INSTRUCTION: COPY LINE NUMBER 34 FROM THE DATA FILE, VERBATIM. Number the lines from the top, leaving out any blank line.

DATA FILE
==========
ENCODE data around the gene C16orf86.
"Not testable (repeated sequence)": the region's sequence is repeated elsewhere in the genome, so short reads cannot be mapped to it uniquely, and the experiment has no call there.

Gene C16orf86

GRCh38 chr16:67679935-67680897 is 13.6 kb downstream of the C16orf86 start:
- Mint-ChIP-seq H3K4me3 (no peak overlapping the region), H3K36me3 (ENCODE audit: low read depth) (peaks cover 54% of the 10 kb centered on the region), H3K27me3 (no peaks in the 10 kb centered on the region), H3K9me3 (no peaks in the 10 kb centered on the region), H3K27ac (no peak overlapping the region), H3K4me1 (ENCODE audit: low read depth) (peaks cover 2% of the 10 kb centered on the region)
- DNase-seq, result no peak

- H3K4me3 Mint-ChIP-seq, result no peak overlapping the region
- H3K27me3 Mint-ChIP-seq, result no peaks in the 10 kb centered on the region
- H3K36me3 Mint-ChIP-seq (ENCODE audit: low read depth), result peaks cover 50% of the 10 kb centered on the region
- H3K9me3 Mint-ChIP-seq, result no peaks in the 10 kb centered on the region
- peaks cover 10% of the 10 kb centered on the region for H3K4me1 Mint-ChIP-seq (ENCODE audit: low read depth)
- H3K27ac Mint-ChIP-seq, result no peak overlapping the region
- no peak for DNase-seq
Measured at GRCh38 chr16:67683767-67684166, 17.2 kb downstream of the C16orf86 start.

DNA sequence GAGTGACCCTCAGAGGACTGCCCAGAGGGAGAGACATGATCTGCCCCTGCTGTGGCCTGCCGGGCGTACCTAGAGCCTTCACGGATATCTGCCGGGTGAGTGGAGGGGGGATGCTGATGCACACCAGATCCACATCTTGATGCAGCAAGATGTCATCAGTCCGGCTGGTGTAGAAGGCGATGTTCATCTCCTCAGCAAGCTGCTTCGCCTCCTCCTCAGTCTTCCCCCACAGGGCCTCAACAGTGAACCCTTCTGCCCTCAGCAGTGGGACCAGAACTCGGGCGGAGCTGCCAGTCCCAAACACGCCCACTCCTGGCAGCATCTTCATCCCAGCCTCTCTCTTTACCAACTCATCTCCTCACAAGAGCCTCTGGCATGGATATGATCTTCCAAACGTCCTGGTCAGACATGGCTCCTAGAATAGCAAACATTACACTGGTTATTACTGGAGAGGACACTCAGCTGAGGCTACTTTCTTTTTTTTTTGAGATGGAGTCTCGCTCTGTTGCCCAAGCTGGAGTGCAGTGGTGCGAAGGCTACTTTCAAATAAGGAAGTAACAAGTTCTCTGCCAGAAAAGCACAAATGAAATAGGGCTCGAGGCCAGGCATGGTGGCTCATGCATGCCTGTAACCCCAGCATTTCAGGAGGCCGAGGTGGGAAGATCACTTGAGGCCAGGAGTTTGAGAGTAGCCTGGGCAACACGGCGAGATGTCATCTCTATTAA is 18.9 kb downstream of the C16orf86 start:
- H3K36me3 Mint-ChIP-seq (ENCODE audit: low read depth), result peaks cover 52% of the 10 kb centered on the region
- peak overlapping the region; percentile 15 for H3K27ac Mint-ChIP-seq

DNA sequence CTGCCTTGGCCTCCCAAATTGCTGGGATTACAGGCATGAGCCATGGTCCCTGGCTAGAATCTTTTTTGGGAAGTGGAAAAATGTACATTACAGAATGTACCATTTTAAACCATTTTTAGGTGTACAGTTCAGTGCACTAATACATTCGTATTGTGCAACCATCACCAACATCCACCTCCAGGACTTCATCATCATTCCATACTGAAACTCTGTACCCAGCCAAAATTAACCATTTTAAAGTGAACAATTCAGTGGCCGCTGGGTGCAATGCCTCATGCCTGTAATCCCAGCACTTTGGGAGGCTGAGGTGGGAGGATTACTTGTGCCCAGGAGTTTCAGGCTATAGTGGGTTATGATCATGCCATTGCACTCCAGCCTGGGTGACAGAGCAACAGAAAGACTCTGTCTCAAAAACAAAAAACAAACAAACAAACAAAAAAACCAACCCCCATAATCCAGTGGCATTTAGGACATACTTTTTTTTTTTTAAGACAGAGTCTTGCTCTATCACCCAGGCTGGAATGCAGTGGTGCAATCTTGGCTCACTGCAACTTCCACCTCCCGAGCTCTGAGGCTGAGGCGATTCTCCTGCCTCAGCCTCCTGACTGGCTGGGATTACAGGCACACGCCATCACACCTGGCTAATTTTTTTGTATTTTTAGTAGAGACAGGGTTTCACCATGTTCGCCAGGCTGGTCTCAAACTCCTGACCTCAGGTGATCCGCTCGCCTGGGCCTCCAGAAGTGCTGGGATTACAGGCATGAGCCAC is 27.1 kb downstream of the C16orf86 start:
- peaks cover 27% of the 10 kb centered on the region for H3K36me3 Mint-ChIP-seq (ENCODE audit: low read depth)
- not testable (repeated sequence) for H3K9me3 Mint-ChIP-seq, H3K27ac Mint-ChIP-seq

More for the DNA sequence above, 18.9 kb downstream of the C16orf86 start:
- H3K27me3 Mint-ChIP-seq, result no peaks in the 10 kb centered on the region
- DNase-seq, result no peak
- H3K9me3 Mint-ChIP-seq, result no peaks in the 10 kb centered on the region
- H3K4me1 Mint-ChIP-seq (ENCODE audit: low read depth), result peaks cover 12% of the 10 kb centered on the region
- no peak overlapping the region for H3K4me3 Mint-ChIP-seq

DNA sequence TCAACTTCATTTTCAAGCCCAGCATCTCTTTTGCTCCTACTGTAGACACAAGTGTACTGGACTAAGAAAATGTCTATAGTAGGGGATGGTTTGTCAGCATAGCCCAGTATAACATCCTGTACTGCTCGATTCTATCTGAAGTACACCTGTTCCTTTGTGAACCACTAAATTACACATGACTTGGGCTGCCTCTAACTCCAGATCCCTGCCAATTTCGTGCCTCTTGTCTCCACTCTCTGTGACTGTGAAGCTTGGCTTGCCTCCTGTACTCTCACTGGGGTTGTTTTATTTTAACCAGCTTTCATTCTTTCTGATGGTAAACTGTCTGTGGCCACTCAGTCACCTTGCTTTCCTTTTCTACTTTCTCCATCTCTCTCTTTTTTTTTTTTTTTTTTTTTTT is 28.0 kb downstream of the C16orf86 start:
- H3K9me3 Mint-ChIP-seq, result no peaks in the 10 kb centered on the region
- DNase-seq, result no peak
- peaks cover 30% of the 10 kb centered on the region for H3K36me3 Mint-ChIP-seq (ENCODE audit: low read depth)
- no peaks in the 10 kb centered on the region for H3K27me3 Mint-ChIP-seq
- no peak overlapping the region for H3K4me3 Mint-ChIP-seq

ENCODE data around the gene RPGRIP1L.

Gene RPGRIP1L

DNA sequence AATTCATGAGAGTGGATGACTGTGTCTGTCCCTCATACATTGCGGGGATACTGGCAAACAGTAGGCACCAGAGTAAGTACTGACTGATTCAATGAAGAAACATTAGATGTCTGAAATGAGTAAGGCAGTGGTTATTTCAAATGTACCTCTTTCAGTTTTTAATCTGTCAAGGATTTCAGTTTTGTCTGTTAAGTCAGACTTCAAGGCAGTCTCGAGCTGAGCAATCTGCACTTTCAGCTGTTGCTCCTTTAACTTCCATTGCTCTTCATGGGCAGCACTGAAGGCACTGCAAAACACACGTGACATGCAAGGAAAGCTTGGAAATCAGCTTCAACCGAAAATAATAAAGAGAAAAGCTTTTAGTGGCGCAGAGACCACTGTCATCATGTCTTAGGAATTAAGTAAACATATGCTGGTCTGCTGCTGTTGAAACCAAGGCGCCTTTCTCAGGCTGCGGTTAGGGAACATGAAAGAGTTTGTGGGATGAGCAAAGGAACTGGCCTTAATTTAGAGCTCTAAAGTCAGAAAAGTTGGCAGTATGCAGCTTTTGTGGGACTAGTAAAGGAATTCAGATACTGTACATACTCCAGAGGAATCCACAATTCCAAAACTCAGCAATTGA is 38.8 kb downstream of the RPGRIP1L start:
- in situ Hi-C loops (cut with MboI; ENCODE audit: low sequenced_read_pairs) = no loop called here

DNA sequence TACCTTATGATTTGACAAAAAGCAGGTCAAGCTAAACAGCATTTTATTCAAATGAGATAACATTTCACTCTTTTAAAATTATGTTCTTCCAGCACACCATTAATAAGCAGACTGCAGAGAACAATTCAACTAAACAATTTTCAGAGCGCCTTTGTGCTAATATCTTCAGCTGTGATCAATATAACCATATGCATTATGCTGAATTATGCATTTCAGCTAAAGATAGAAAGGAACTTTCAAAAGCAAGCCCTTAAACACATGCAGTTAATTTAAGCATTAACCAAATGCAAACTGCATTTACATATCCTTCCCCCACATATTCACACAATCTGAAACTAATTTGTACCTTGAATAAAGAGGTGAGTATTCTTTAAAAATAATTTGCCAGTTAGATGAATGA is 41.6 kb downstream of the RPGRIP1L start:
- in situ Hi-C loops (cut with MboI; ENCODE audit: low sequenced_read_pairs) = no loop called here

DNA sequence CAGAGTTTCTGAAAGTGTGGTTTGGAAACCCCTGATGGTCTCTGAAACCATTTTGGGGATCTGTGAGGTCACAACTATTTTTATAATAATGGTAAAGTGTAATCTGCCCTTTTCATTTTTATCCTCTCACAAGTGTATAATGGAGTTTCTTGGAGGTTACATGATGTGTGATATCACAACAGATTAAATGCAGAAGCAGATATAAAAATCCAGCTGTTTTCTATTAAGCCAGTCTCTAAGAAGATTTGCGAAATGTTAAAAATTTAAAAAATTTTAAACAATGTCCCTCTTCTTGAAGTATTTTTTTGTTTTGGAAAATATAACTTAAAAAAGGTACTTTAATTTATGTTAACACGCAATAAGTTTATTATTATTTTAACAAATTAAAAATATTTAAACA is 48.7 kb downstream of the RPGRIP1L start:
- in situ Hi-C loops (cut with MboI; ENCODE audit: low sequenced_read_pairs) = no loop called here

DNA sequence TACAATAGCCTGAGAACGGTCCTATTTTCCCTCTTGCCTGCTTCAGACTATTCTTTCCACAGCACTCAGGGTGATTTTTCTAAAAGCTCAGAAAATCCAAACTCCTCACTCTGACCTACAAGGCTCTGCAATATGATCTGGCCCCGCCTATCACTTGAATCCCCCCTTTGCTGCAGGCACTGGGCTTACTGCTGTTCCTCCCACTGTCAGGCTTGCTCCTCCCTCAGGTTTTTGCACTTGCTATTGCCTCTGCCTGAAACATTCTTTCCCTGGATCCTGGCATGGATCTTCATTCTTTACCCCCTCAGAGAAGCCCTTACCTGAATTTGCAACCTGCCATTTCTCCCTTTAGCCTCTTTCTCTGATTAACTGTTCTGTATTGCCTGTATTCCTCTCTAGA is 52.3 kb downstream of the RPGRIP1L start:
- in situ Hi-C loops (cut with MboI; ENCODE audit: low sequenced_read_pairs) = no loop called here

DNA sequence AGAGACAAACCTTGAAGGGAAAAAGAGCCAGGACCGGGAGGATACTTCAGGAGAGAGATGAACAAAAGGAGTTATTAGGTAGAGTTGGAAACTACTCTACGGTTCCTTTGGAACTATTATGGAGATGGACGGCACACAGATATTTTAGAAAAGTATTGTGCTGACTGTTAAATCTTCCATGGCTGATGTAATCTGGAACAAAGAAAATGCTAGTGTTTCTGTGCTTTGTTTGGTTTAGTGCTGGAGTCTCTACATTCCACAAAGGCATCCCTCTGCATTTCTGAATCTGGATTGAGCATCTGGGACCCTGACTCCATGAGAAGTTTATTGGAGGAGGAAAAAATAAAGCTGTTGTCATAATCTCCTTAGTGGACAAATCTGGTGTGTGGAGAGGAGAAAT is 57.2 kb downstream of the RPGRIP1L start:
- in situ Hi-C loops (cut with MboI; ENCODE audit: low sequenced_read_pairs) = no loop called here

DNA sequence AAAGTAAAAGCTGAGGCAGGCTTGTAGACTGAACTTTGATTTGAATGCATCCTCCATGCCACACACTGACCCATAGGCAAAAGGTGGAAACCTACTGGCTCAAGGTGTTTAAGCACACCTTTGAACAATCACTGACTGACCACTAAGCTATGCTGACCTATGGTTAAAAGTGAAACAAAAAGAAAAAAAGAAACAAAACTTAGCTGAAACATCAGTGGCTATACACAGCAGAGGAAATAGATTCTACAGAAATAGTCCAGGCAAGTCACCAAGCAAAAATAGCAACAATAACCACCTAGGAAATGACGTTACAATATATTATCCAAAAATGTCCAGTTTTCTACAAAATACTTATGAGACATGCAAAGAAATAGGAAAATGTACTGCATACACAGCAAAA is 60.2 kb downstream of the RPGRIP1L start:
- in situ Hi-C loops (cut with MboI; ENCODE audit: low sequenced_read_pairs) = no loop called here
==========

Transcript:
Gene RPGRIP1L